Tuesday, March 14, 2006
One of the things I like to do before a trip is read about the place, and I don't mean just guidebooks. Even novels can give you a sense of the place. The first one I read, The Phoenix of Prague, by Douglas Skeggs, was a spy thriller. Czech-born British agent Jan Capek returns to Prague in 1991, just after the fall of Communism, to track down some paintings. Very taut, very believable, with an ending I didn't see coming. Some good writing, like this: "She gave a grunt ...'I know they're not Communists,' she said. 'You know they're not Communists, but has anyone tried telling those bastards that they're not?"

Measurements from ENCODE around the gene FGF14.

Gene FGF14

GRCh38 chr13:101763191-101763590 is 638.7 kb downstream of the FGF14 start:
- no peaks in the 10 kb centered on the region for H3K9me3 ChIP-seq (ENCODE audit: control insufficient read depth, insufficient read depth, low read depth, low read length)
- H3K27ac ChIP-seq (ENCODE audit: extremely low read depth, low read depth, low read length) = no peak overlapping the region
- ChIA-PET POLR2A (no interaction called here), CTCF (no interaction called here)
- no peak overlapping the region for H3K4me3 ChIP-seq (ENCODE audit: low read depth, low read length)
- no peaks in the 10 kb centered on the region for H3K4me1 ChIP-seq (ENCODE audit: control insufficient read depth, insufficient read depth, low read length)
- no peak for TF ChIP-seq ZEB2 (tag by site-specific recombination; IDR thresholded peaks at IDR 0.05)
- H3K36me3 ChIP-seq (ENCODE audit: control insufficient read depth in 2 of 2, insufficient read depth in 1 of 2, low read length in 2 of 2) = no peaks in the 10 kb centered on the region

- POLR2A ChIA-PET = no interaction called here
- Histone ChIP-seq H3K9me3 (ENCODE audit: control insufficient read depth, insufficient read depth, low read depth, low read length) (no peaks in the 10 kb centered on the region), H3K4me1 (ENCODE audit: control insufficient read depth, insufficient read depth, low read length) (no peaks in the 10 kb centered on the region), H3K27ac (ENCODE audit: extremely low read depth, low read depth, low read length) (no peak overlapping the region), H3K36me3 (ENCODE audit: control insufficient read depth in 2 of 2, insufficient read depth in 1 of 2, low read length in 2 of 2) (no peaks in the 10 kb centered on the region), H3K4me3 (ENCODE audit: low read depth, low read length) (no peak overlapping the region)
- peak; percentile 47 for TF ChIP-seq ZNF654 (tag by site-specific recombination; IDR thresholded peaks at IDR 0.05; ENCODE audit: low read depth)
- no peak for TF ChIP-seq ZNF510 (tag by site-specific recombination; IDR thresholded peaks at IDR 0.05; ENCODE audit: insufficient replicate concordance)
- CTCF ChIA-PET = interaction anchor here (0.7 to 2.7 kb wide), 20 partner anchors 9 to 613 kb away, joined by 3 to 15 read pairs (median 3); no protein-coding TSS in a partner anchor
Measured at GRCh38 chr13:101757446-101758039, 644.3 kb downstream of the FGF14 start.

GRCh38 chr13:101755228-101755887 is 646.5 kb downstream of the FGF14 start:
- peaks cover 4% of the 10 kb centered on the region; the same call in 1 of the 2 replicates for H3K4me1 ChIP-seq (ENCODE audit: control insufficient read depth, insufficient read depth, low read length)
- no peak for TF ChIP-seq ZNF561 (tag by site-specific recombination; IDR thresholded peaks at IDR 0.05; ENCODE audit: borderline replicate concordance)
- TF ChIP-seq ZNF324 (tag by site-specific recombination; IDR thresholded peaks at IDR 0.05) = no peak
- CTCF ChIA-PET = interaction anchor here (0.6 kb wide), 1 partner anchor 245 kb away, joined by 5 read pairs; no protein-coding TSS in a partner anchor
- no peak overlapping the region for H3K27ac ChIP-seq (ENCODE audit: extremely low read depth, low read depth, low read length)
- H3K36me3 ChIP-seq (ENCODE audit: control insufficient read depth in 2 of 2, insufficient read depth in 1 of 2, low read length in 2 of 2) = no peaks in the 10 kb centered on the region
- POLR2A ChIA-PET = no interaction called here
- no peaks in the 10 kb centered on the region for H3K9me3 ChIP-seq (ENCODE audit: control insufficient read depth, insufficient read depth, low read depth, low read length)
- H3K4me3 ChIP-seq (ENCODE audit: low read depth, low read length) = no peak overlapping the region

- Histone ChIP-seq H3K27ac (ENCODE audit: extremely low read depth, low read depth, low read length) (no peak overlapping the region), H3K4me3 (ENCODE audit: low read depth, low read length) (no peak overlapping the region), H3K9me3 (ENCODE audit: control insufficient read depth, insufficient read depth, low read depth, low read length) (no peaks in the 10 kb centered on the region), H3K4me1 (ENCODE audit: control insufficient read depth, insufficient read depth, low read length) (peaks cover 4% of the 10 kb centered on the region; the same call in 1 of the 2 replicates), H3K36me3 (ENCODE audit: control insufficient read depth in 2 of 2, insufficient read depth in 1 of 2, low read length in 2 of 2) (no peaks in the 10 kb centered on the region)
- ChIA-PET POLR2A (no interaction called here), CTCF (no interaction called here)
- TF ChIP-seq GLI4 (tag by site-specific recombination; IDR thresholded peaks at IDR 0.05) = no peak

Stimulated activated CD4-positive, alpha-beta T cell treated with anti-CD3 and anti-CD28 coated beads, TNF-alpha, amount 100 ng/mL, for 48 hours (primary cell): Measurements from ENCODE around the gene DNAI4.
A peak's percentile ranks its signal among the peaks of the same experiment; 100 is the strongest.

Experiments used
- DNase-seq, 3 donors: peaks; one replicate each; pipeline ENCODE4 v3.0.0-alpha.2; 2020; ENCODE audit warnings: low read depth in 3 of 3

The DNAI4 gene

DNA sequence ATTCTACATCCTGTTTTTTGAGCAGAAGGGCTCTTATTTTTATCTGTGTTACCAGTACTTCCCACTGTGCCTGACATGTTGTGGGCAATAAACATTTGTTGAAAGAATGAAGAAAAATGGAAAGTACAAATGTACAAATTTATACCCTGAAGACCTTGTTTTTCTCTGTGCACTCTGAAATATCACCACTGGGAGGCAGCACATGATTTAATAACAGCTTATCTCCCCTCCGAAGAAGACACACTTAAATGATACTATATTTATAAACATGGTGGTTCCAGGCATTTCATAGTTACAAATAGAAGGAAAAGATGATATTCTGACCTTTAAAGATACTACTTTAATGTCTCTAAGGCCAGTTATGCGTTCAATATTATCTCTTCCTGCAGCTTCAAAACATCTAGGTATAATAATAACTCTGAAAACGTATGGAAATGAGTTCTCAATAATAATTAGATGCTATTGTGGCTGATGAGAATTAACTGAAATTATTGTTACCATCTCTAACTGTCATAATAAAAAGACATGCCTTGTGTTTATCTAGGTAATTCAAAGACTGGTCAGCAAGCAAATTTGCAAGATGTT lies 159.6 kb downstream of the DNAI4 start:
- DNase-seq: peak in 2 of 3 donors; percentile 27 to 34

If Phoenix was dark and a little bitter, on the other hand there's the saccharine The Twelve Little Cakes, by Dominika Dery, a memoir of her childhood in a village outside Prague, with parents who were political dissidents. It's hard to believe she remembers entire conversations from when she was 3-years-old, but we'll give her some latitude as a memoirist. That wasn't what bothered me about this memoir. The book was a bit too long, and dwelled too much on childhood memories that, frankly, were not that interesting. Still, it did have provide glimpses of life under Communism, and how her family's spirit and love compensated for the material things they didn't have.